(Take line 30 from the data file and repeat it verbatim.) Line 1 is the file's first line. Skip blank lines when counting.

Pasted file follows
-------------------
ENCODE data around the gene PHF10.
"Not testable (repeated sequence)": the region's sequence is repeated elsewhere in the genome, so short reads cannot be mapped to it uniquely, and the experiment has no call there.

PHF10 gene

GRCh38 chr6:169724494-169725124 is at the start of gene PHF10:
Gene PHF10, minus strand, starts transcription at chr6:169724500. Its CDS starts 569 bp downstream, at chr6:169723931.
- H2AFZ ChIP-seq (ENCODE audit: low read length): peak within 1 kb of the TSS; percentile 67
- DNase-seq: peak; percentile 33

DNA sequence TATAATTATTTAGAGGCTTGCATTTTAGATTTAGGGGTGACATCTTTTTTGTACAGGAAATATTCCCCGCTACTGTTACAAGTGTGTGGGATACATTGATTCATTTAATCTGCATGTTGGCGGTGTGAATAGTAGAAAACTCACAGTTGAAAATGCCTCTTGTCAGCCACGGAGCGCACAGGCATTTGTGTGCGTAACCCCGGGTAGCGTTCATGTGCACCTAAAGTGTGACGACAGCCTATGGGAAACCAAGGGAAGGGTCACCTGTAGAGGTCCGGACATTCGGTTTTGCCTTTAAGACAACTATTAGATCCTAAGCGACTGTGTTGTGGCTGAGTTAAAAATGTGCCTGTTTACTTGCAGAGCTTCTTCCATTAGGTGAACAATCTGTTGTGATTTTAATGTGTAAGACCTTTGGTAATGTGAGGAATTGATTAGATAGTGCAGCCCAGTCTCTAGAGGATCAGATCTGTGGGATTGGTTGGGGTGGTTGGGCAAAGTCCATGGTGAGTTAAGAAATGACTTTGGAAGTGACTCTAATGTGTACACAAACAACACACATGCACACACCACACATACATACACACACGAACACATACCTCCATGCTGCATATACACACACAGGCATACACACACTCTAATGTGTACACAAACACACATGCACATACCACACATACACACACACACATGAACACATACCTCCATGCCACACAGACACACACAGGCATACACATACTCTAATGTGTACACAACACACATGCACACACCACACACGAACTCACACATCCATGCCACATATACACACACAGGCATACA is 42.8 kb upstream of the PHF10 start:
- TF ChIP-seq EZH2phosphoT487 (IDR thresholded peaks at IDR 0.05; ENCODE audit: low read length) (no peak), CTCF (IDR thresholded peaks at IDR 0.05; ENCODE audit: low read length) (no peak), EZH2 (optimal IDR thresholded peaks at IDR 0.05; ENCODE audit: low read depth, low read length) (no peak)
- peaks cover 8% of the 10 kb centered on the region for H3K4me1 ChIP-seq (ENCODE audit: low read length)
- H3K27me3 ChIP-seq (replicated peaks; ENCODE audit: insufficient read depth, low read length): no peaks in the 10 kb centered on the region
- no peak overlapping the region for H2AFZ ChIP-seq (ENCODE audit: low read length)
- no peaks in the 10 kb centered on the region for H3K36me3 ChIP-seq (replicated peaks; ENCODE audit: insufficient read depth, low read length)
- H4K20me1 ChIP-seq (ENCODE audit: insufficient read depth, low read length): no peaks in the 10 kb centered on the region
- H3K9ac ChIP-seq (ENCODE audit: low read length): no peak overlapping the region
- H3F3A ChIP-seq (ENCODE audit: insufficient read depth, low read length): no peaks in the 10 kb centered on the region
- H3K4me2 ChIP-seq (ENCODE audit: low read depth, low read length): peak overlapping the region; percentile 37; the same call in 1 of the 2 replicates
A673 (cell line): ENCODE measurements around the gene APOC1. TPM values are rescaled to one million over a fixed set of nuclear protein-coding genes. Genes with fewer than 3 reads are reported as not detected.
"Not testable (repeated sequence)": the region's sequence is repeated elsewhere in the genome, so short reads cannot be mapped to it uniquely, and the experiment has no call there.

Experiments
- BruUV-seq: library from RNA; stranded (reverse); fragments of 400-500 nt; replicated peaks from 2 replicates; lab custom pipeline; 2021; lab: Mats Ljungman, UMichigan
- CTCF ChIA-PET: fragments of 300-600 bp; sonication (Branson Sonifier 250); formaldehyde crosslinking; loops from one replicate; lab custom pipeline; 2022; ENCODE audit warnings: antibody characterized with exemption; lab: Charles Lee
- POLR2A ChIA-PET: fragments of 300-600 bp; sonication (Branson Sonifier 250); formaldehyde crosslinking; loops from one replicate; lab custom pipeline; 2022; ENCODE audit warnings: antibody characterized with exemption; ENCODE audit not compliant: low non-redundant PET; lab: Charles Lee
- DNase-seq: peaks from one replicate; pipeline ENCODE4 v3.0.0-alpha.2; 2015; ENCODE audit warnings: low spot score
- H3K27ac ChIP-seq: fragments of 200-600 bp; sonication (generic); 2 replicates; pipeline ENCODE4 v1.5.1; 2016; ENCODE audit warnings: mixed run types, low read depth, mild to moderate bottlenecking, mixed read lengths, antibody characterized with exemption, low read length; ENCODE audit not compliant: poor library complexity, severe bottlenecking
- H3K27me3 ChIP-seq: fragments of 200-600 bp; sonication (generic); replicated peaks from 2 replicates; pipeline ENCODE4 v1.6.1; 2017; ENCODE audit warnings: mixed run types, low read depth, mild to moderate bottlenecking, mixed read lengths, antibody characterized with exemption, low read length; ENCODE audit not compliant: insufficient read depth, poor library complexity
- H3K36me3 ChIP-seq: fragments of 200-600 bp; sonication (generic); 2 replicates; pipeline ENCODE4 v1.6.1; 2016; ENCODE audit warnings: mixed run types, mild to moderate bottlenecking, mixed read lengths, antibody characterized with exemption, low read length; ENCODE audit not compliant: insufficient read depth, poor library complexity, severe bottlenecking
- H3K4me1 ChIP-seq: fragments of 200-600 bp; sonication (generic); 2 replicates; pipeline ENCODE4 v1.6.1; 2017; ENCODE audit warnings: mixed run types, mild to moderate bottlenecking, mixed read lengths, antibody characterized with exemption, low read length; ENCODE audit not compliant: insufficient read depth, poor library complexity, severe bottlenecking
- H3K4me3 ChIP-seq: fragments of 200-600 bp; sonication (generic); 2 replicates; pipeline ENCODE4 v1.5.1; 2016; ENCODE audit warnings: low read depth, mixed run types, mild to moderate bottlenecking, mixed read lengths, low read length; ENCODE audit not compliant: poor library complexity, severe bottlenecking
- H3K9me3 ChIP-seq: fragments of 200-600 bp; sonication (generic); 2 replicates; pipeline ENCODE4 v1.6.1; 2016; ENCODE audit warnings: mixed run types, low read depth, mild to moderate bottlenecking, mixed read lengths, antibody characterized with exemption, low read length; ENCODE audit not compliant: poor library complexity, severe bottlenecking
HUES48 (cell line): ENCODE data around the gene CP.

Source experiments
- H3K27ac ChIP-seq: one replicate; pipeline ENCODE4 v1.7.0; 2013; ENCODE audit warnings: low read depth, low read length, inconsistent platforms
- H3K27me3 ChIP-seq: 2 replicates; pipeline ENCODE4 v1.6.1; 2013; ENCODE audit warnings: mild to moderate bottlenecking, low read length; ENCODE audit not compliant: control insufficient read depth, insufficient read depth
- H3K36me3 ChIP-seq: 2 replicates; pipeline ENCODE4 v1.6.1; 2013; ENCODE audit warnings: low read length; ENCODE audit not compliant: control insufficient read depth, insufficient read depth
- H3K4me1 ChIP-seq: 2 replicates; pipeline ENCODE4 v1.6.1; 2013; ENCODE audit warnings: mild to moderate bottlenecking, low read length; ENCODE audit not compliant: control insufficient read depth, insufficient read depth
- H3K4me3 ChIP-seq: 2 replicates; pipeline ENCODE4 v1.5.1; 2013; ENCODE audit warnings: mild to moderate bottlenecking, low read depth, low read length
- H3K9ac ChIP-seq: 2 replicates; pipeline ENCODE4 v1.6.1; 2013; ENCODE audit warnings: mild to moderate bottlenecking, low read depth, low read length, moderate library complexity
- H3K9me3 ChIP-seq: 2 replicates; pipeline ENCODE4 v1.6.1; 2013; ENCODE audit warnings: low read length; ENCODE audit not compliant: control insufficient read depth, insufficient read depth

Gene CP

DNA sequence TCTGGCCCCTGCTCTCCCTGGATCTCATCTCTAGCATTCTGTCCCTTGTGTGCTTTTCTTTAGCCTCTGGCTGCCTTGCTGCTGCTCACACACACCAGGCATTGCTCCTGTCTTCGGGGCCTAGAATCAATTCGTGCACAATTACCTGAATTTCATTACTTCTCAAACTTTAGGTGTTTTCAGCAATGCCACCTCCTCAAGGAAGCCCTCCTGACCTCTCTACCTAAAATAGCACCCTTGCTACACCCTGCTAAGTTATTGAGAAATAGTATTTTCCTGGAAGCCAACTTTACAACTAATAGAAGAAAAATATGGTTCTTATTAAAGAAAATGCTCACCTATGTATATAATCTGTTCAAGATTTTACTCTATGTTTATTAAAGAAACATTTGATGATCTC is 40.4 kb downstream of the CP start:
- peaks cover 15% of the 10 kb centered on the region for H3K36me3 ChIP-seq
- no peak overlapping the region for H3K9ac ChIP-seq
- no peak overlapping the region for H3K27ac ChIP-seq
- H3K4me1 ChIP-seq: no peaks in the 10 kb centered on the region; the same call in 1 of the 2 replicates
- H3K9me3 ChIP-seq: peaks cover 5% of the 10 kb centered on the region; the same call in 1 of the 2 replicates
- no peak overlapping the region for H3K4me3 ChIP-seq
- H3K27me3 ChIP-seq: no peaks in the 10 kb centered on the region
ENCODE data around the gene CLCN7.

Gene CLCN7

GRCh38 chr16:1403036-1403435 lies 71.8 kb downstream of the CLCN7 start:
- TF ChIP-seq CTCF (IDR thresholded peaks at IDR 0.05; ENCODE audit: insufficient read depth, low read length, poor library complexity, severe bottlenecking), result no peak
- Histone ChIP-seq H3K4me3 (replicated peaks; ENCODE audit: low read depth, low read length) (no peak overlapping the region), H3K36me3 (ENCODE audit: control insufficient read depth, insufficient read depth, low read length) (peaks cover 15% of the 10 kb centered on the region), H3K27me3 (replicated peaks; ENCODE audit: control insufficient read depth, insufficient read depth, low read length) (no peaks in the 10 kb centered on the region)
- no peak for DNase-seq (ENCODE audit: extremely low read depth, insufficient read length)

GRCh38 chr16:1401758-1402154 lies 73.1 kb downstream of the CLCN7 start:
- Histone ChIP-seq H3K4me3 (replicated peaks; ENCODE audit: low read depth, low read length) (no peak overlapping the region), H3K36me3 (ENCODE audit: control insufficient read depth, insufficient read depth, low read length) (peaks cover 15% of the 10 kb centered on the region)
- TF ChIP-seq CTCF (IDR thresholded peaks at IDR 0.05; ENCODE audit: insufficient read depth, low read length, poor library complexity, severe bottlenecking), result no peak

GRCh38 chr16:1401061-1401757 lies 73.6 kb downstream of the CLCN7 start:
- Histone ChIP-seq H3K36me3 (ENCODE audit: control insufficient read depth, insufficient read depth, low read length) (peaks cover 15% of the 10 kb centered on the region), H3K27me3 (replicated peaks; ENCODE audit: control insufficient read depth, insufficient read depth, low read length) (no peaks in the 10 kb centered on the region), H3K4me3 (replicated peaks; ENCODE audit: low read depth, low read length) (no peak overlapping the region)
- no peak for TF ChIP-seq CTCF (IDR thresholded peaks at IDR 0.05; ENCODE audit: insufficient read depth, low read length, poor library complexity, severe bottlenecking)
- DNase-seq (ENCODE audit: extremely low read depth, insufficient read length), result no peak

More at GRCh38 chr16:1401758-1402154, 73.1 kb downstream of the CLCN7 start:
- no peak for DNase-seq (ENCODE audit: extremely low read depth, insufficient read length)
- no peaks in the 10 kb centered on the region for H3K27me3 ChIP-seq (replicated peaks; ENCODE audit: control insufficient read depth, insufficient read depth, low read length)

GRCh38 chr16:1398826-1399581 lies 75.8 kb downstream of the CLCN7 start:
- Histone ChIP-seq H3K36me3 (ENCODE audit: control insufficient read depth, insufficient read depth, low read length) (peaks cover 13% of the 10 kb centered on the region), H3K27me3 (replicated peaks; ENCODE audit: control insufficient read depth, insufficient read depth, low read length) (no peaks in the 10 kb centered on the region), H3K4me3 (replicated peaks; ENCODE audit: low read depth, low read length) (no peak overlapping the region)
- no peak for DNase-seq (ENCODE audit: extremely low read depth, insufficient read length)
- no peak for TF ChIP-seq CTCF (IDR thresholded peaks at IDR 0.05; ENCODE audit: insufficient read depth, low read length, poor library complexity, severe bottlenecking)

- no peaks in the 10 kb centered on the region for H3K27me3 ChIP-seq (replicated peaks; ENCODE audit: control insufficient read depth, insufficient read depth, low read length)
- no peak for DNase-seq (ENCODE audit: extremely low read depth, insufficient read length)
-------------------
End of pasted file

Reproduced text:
- H3K9me3 ChIP-seq: fragments of 200-600 bp; sonication (generic); 2 replicates; pipeline ENCODE4 v1.6.1; 2016; ENCODE audit warnings: mixed run types, low read depth, mild to moderate bottlenecking, mixed read lengths, antibody characterized with exemption, low read length; ENCODE audit not compliant: poor library complexity, severe bottlenecking